If you have older students, explore the barter system by encouraging them to take in multiple books (or toys) and barter their way to the object, or objects, they want.

You might encourage students to swap clothes with a friend or come to school in a hand-me-down or thrifted item. Then have a fashion show to celebrate how great they look.

5. Upcycle

Tyree Guyton, a Detroit citizen, looked at the abandoned and vacant houses in his community and used found objects to heal his community. Use his Heidelberg Project to help students consider "art" as a verb.

Start simple with an upcycle project. Recycling is taking an item and using the materials in it again. Upcycling involves reusing an item in such a way that its value is increased. Students may have seen upcycling examples like wallets made from candy wrappers or rag rugs made from cast-off fabric scraps.

Instead of buying crafting materials, ask students to collect (and clean) interesting objects, like colorful plastic bottle caps, and leftover materials that would normally be thrown away. Place a white board or poster board near the collected materials for students to share ideas or use a digital idea mapping tool to share ideas, including digital pictures and links to videos and instructions.

Create an upcycle station or take an afternoon for upcycling fun. Have students trade, showcase, or even sell their creations at an upcycling fair.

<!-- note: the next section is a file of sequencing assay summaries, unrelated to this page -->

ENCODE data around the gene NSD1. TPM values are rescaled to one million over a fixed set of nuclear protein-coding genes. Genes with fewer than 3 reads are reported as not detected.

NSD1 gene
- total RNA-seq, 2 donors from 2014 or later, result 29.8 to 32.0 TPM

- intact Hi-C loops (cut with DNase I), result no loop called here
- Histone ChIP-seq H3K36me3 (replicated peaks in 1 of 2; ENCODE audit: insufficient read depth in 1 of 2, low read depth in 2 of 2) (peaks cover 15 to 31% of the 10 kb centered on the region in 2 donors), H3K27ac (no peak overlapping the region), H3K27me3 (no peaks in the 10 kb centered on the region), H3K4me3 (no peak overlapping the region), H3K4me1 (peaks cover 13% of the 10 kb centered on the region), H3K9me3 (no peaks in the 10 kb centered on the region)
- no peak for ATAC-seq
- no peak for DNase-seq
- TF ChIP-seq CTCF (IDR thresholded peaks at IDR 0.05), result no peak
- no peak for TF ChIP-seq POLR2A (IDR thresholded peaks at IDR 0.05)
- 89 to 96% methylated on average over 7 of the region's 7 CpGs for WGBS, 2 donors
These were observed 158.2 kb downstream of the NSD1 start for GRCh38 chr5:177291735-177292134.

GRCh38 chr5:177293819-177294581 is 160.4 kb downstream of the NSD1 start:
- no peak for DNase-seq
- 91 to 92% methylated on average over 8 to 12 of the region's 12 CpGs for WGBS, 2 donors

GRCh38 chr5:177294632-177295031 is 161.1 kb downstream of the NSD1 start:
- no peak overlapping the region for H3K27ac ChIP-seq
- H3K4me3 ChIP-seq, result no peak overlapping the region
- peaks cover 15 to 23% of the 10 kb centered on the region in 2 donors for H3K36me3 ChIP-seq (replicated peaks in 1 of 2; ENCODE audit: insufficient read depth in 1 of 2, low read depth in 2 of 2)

6. Become citizen scientists

Scientific observations and data collection cost money. Citizen science projects remove this financial obstacle by taking advantage of the power of curious and concerned citizens.

Citizen science projects vary widely, but there are usually ones that match what your students can observe where they live. For example, Zooniverse's SquirrelMapper requests citizen observations of the grey and black color morphs of the eastern gray squirrel to help answer why squirrels of different colors occur in very different patterns in different neighborhoods.

Many citizen science projects, like Celebrate Urban Birds from the Cornell Lab of Ornithology take advantage of apps like Merlin Bird ID for student devices. Projects like the EarthEcho Water Challenge offer kits for purchase that connect to science lesson plans.

The GLOBE Program is a great way to contribute weather data all year round and has projects like cloud observation that can be done anywhere. Like most citizen science programs, the GLOBE Project requires an account, but also offers training.

7. Grow things

Connect students to plants with a garden project. If you have a school garden, have the students who run it give tours to other classes. You can also connect students to the Earth itself by asking them to design their own garden.

If you don't already have a school garden and have free space at school, work as a class or school to design a garden. While growing food to eat is always a great idea, you might also consider a garden to propagate the plants butterflies need, to showcase your local native plants, or to demonstrate how to make a garden that requires minimal water.